How to inculcate good reading habits in kids from an early age

Updated: Feb 20, 2020


Before we, as a parent, learn how to inculcate good reading habits in kids, we need to know why is it important for our kids? There are numerous benefits of reading from a young age, here are just a few:

  • It broadens their knowledge area when they read about different topics, people, animals, culture etc.

  • It arises curiosity in their mind, which help them to fill gaps in their knowledge and identify other questions to investigate.

  • It increases their vocabulary and improve their communication skills.

  • It develops confidence in them, making them more independent while studying any academic subjects.

  • It promotes creativity, problem-solving, empathy and imagination in child when they read good stories and experience the fictional world.

I am very sure that you will be able to highlight more and more benefits, once your kid starts the reading activity from their early age.


Getting started with home reading

Reading is an essential part of child’s life. Although now-a days some schools also encourage students to read books at school, we should start with home reading activity daily to make every day reading a high priority. Try to choose a book with pictures and short stories, and if it is possible then try to indulge your kid as well for selecting the book of their interest.

How do you start?

  • Set aside 10 minutes each night.

  • Find a comfortable, quiet place to read.

  • Sit side by side so that you can both easily see the book.

  • Read the book. Sometimes you can read the book to your child, sometimes your child will read to you and sometimes you both will read together.

  • Talk about the book.

How can you help?

Children can have a little trouble reading the books, especially when they are just learning. You can help them by the following steps:

  • Make a regular time for reading every day.

  • Let your child know that you enjoy the reading time together.

  • Look at the pictures before reading the book. This helps your child get ready and think about the story.

  • Read the book to your child first.

  • Take it in turns reading a page each.

  • Encourage your child to look at the pictures as they read to find clues to what the text might say.

  • Be patient with your child as they are learning to read.

  • Give your child time to work it out by themselves before you tell them the word.

  • Encourage them to have a go and sound the word out.


Correcting mistakes your child makes:

  • If the mistake makes sense, as in a misreading of house for home, let your child continue to the end of the sentence. Then go back and ask, “What word is that?”

  • If the mistake does not make sense, lead your child to correct the mistake by allowing time to self-correct.

  • Look at the first letter and try to sound the word out.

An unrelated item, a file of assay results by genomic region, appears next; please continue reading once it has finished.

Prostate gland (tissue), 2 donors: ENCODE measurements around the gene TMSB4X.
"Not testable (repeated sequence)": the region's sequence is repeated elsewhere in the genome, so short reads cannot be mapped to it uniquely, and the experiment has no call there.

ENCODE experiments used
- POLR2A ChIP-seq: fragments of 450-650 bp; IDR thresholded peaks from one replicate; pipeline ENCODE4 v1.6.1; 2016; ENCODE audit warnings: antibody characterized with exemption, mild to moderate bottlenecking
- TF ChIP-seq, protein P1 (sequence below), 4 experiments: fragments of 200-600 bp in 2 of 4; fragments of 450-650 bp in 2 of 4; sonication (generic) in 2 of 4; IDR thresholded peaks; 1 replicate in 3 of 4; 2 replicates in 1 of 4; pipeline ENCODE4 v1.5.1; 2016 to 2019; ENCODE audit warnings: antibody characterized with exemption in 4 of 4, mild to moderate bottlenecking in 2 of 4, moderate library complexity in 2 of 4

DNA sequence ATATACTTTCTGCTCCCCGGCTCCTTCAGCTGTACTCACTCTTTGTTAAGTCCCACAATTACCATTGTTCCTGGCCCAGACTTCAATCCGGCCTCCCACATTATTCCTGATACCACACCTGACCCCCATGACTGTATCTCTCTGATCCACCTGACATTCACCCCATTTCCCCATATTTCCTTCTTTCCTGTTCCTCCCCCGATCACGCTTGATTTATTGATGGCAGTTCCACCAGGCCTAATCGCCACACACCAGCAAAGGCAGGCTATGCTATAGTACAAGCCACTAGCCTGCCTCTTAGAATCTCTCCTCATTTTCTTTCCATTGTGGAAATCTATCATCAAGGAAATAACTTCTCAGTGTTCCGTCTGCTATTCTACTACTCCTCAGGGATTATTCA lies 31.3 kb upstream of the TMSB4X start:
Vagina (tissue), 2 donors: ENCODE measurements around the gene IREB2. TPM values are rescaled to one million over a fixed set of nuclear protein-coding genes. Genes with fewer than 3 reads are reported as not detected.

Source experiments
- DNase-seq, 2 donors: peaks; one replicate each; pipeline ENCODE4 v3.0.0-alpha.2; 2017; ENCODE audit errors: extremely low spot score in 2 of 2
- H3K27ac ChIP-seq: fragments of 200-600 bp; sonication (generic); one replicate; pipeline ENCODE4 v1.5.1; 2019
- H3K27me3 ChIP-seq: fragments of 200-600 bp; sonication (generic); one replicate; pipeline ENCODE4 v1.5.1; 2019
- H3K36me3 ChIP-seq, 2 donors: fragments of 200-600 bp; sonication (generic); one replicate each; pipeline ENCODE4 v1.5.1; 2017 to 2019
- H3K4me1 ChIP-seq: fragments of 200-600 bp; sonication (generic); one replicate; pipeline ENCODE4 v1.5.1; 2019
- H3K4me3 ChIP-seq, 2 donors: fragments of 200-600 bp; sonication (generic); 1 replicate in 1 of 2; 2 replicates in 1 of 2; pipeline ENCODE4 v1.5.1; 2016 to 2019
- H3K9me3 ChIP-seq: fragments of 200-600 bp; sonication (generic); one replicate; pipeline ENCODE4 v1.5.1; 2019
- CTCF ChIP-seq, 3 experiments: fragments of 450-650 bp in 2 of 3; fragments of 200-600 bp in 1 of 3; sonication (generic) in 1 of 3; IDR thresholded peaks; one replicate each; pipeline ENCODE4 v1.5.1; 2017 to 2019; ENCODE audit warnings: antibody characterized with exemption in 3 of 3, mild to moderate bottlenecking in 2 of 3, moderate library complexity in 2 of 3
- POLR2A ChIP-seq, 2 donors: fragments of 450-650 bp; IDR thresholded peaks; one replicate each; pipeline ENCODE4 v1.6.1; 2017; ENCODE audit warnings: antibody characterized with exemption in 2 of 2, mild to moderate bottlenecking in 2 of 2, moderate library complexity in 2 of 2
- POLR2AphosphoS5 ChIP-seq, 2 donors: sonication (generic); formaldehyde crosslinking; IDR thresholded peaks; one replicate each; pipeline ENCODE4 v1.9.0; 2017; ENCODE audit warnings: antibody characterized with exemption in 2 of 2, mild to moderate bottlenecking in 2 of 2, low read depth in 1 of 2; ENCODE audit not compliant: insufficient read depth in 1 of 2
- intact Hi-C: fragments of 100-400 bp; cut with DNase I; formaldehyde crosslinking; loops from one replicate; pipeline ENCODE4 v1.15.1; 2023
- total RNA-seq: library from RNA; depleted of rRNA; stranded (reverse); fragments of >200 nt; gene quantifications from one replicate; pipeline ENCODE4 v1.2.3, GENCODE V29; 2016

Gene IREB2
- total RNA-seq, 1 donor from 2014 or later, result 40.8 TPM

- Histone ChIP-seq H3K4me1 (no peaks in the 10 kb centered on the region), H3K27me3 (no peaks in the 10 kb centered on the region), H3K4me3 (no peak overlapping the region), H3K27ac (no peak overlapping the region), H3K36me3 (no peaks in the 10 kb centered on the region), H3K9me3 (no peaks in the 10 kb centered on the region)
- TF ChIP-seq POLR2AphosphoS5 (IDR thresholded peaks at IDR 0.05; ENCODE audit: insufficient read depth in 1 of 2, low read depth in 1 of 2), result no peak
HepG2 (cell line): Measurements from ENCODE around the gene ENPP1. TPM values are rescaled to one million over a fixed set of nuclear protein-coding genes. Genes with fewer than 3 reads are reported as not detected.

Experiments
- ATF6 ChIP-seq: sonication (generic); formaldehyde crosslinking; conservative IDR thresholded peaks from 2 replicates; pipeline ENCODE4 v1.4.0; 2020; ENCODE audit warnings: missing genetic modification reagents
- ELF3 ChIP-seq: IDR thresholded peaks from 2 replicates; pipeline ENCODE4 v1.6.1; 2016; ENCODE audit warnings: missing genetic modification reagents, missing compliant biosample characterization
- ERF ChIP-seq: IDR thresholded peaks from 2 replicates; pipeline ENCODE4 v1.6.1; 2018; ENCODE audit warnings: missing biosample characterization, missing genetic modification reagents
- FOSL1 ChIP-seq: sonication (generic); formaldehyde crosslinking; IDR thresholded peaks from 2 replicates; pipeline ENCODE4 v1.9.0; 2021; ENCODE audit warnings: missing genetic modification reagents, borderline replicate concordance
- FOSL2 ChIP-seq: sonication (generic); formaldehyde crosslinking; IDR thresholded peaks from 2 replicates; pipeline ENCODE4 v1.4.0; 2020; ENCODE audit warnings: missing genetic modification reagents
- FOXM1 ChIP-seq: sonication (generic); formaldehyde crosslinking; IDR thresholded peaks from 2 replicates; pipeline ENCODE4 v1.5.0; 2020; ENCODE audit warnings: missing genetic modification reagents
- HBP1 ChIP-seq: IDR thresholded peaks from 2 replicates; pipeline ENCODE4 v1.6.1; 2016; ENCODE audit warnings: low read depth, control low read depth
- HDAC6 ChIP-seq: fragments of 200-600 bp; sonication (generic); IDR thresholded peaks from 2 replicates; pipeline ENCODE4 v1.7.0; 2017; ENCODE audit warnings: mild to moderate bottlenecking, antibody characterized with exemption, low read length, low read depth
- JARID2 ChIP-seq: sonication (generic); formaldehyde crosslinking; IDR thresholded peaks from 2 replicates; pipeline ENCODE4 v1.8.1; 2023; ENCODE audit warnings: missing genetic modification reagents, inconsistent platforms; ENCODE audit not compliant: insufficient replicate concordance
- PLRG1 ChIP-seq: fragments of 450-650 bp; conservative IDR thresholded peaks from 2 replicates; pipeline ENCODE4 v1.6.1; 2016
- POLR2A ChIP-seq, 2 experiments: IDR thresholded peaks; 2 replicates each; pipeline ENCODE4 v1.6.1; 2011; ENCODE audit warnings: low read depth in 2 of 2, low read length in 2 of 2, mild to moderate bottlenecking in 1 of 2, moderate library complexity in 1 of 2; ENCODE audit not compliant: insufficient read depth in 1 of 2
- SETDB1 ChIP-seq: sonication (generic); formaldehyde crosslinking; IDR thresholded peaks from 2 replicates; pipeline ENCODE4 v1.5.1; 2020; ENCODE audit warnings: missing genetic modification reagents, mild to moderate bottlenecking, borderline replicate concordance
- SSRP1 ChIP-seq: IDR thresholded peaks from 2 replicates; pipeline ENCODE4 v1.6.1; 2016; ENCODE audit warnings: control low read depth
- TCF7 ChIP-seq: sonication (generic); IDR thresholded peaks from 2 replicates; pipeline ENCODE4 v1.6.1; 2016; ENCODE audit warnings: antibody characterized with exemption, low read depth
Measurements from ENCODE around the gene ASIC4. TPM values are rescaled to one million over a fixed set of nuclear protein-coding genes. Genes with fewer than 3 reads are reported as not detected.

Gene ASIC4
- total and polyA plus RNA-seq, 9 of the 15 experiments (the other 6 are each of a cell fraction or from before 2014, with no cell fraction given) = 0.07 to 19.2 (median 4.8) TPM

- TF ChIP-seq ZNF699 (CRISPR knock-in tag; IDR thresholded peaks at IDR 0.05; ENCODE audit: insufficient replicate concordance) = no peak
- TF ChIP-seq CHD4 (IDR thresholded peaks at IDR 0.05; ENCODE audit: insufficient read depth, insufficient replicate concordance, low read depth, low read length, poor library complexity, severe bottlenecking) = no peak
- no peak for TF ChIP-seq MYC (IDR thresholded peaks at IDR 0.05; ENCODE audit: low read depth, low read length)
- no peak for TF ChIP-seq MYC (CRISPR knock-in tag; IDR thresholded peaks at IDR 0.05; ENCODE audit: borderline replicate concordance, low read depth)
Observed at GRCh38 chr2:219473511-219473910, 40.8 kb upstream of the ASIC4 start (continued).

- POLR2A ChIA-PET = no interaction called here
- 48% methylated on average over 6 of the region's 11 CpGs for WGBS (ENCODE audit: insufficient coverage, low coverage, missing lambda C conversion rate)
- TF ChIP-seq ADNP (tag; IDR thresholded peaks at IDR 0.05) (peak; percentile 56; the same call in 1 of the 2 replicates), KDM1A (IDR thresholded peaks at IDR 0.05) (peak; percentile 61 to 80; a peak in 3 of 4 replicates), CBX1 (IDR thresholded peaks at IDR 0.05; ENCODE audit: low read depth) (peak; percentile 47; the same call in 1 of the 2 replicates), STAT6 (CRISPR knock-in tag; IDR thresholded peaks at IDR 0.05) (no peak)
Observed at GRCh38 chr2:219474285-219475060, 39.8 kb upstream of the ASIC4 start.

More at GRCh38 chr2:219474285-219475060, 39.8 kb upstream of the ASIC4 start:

• Do you know another word that looks like it e.g. ball and call?

  • Keep reading on and you might be able to work out the word.

  • Think always of positive strategies when “correcting mistakes”.

  • Never use statements such as “That’s wrong” or “You’re wrong” or “Oh! Don’t you know how to read this?” etc.


Some secrets for success

  • Praise every effort in reading, especially if your child’s confidence is low.

  • Don’t compare your child’s performance with that of friends or relatives.

  • If your child sees you reading every day, this will develop lifelong positive attitudes to reading.

  • Involve your child in the selection of a story or a book. Ask your child to tell you about something that interests him/her. Use this information when selecting reading material for your child.

  • Always explain the meaning of the words, tell about the book and its purpose or moral of the story. If needed, ask your child to retell the story and what did he/she like about the book.

  • If your child will know the meaning of the words, then it will be familiar for them and they can use it appropriately in sentences.

  • You can also maintain a Reading Journal with columns like Date,Name of the book/Title, Parent/Child’s Comments, etc. for tracking and monitoring the regular reading habits (e.g. five nights a week) and reward your child for every 25 days of reading. This will stimulate the child to achieve reading award from parents. (Note that the award can be smiley stickers or any small token of appreciation, not any expensive gifts or anything demanded by the child).


What to read?

Don’t restrict your child’s reading materials to only books. Provide the chance to read other types of reading material such as:

  • Magazines

  • Comics

  • Poetry books

  • Newspapers

  • Diaries

  • Reference materials

  • Cooking Recipes

  • Atlases

  • Maps (road maps, street directories)

  • Instructions for games, machines, etc.

  • Letters

  • Picture Books

Encourage your child for diversified reading, but of course with their interest. So make them a versatile reader by talking about their interests and encouraging them for continued reading.


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"Happy reading!!!! "
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